On the day when local elections concluded with an absolute victory for the AK Party, the Turkish Statistics Institute announced the country's gross domestic product (GDP) rose by 4 percent in 2013. This growth is considered significant considering that the latter half of 2013 was marked by efforts to destabilize the government and derail the reconciliation process with the Kurds.
The Purchasing Managers Index (PUMAX), published monthly by MÜSİAD (Independent Industrialists' and Businessmen's Association), one of the most prominent business NGOs in Turkey, fell below 50 points in May 2013 when the Gezi protests began and dropped down to 48 points in June 2013, its lowest level. However, the Average Index, consisting of both the service and manufacturing index, rapidly climbed to the level of 60 points when the protests calmed down. Despite the contraction of the European economy in 2013, industrial export levels were boosted and domestic demand showed an upward trend. Industrial production in the last quarter of 2013 demonstrated that the appetite for investment in Turkey is quite high.
Turkey continued to attract direct foreign investment throughout this process. Hence, 4 percent GDP in 2013 is primarily based on industrial investment and increases in the current account deficit.
Under these circumstances, an increase of 7.3 percent was observed in industrial production in January 2014, the highest boost in the last 27 months. There are two main causes for this increase. Firstly, Turkey did not attempt to artificially decrease growth in 2013 as opposed to 2012. Secondly, exchange rates met their actual value. The increase in industrial production, realistic exchange rate and its reflection on exports led to a serious reduction in the foreign trade deficit in February 2014 as shown by foreign trade statistics, which were published on the same day as GDP-2013.
All these figures show that, the most important problem for the Turkish economy, its foreign trade deficit, decreased with the increase in qualified growth. As growth in Turkey was primarily achieved through short-term hot money inflow in former periods, the foreign trade deficit was increasing in parallel with growth. However, this time GDP boosted while the foreign trade deficit decreased, while at the same time pushing down the unemployment rate.
Since 2008, AK Party governments have put into effect a new economic policy which reduces the unemployment rate and promotes regional development. These policies, at the same time, paved the way for the establishment of small and medium-sized businesses (SME) in Anatolia which focused on producing exports and these enterprises led to the creation of a new middle-class in their boundaries. Apart from that, military appropriation allocated from the central budget was reduced and assigned to health and transportation budgets. These two significant policies were key to the AK Party's success in local elections.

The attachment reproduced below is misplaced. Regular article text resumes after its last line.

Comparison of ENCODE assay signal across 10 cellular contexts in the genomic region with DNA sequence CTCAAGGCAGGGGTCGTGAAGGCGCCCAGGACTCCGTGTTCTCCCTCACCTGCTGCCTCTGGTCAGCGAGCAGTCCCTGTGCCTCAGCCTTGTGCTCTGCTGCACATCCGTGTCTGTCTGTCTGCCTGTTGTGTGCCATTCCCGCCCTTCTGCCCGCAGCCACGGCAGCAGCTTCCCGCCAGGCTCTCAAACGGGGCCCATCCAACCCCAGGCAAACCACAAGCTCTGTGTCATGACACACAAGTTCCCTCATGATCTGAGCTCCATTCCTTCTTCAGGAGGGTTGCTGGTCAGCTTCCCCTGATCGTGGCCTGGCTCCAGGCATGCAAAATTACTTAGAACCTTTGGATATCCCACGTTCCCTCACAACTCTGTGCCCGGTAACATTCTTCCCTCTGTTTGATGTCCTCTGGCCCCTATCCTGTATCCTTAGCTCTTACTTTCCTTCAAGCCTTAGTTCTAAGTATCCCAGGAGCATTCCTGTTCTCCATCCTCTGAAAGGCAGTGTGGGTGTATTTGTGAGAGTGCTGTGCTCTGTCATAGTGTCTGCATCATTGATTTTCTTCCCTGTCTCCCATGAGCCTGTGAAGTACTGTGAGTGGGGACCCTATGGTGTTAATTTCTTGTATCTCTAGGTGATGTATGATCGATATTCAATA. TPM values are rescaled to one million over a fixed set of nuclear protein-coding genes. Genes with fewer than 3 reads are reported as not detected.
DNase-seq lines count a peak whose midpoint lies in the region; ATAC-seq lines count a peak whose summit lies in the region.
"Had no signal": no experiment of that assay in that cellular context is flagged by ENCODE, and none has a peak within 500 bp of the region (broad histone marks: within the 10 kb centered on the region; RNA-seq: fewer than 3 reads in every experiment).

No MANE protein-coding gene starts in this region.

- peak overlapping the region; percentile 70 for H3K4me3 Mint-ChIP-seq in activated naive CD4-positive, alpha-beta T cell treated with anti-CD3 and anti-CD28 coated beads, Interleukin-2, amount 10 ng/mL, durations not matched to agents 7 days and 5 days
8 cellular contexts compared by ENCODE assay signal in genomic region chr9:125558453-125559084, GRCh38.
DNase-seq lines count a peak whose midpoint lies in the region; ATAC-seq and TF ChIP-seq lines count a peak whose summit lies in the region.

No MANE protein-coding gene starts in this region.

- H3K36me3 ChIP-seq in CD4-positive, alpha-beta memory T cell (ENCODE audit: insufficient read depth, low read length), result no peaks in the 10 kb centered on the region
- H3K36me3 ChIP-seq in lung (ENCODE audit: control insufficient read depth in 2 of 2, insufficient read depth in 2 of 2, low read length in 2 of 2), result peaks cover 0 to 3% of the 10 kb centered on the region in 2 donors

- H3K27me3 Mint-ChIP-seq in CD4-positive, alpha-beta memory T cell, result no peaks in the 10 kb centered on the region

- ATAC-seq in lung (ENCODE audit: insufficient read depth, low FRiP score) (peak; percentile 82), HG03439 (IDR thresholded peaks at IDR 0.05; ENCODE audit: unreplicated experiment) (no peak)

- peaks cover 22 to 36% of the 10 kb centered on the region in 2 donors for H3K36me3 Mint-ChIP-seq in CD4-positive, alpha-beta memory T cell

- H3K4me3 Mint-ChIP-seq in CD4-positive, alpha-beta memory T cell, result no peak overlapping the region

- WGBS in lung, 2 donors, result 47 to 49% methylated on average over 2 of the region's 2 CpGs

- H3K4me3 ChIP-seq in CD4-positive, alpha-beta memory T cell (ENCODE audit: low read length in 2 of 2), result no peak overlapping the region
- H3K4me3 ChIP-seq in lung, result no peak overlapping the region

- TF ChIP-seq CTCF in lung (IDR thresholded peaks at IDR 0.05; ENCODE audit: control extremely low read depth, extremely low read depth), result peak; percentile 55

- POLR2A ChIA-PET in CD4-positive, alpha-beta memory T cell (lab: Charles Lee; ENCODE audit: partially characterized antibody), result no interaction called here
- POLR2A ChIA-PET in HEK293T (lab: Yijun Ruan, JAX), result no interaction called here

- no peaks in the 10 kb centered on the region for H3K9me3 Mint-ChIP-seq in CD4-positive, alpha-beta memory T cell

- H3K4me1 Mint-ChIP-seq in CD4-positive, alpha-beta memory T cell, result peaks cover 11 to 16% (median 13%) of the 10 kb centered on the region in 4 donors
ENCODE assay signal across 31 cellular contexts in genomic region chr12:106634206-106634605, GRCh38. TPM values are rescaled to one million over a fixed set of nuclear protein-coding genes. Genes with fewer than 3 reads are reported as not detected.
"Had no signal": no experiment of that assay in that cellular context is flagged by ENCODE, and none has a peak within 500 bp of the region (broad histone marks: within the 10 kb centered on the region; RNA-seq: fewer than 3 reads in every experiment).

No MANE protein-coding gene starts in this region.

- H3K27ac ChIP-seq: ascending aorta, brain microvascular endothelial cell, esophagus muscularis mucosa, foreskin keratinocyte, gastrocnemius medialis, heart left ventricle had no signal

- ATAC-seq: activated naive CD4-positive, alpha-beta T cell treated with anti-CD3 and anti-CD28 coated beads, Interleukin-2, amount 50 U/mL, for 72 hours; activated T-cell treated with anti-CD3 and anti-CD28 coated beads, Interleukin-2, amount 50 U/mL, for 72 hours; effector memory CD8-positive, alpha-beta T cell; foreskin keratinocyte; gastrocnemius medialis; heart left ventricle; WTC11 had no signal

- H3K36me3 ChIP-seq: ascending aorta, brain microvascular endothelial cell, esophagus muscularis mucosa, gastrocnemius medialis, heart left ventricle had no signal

The AK Party has tended toward a direction that will set an example for all developing countries at the insistence of Prime Minister Erdoğan, through attempts such as the GAP Action Plan, low-interest policy and SME-supported export approach.
Investments in infrastructure, health and transportation made this aspect even more noticeable.
Maybe for the first time in Turkey's history, the state has moved to swiftly aid households and, to that end, started to implement mechanisms that transfer income from industry to households. The establishment of the Turkish Competition Authority, tax audits in monopolies, the emergence of new actors other than monopoly structures who won tenders up to now, the fact that these new actors started to win tenders and large budgets allocated to education, health and transportation infrastructures are such examples.
Another significant example is that public banks took steps to improve the situation of people and small-sized enterprises such as creating a competitive market that decreases interest rates. Other than that, the remarkable transformation in energy policies and acceleration of investments to make Turkey an energy hub between Asia and Europe is seen as one of the most significant reasons why the AK Party's share of the vote increased.
Women in Anatolia voted primarily for the AK Party, which has invested heavily in health, education and transportation instead of military expenses.
All in all, GDP and foreign trade data simultaneously with the election results indicate that a substantial proportion of the votes for the AK Party were based on the poor and the middle-class whose economic situation improved. However, this scenario can be realized, contrary to what is alleged by some circles, only through an environment of an open market and gradually improving democracy.
The allocation of increasing shares from the central budget to the poor and the middle class can only be possible with democratization of the state in countries like Turkey. In the former periods, monopoly capital put pressure on politics and used economic sources for their own benefits.
Whatever they may claim, Turkey is developing an open and competitive economy and corresponding anti-monopoly regulations, moves which have garnered support for this government, as indicated by backing the poor and middle class has offered to Erdoğan in recent elections.